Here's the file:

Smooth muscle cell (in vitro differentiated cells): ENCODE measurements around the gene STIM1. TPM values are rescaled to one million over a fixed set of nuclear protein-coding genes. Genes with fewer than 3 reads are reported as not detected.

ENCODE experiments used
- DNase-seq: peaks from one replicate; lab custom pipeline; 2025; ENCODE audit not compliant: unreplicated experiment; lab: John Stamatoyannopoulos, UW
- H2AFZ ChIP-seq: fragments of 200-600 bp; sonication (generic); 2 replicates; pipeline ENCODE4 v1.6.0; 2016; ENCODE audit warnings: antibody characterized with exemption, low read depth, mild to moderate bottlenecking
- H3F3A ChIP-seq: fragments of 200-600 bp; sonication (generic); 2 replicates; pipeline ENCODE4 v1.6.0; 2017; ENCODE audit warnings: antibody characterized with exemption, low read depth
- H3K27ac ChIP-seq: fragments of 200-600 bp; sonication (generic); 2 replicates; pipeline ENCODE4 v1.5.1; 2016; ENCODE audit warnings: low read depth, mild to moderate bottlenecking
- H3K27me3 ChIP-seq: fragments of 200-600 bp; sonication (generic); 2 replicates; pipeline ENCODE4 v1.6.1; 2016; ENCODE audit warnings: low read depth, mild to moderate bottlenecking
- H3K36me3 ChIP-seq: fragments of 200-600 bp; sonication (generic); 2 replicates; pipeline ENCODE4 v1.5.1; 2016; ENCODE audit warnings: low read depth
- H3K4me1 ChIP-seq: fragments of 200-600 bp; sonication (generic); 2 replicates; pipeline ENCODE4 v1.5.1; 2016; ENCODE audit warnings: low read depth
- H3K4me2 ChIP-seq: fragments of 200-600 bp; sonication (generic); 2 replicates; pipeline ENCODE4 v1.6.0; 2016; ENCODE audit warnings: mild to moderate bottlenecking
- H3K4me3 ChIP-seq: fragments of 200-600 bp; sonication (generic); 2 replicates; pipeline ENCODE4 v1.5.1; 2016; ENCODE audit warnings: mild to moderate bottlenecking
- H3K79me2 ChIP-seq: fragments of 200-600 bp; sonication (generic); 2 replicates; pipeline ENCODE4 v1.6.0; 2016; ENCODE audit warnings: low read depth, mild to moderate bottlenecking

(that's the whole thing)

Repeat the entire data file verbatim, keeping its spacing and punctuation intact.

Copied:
Smooth muscle cell (in vitro differentiated cells): ENCODE measurements around the gene STIM1. TPM values are rescaled to one million over a fixed set of nuclear protein-coding genes. Genes with fewer than 3 reads are reported as not detected.

ENCODE experiments used
- DNase-seq: peaks from one replicate; lab custom pipeline; 2025; ENCODE audit not compliant: unreplicated experiment; lab: John Stamatoyannopoulos, UW
- H2AFZ ChIP-seq: fragments of 200-600 bp; sonication (generic); 2 replicates; pipeline ENCODE4 v1.6.0; 2016; ENCODE audit warnings: antibody characterized with exemption, low read depth, mild to moderate bottlenecking
- H3F3A ChIP-seq: fragments of 200-600 bp; sonication (generic); 2 replicates; pipeline ENCODE4 v1.6.0; 2017; ENCODE audit warnings: antibody characterized with exemption, low read depth
- H3K27ac ChIP-seq: fragments of 200-600 bp; sonication (generic); 2 replicates; pipeline ENCODE4 v1.5.1; 2016; ENCODE audit warnings: low read depth, mild to moderate bottlenecking
- H3K27me3 ChIP-seq: fragments of 200-600 bp; sonication (generic); 2 replicates; pipeline ENCODE4 v1.6.1; 2016; ENCODE audit warnings: low read depth, mild to moderate bottlenecking
- H3K36me3 ChIP-seq: fragments of 200-600 bp; sonication (generic); 2 replicates; pipeline ENCODE4 v1.5.1; 2016; ENCODE audit warnings: low read depth
- H3K4me1 ChIP-seq: fragments of 200-600 bp; sonication (generic); 2 replicates; pipeline ENCODE4 v1.5.1; 2016; ENCODE audit warnings: low read depth
- H3K4me2 ChIP-seq: fragments of 200-600 bp; sonication (generic); 2 replicates; pipeline ENCODE4 v1.6.0; 2016; ENCODE audit warnings: mild to moderate bottlenecking
- H3K4me3 ChIP-seq: fragments of 200-600 bp; sonication (generic); 2 replicates; pipeline ENCODE4 v1.5.1; 2016; ENCODE audit warnings: mild to moderate bottlenecking
- H3K79me2 ChIP-seq: fragments of 200-600 bp; sonication (generic); 2 replicates; pipeline ENCODE4 v1.6.0; 2016; ENCODE audit warnings: low read depth, mild to moderate bottlenecking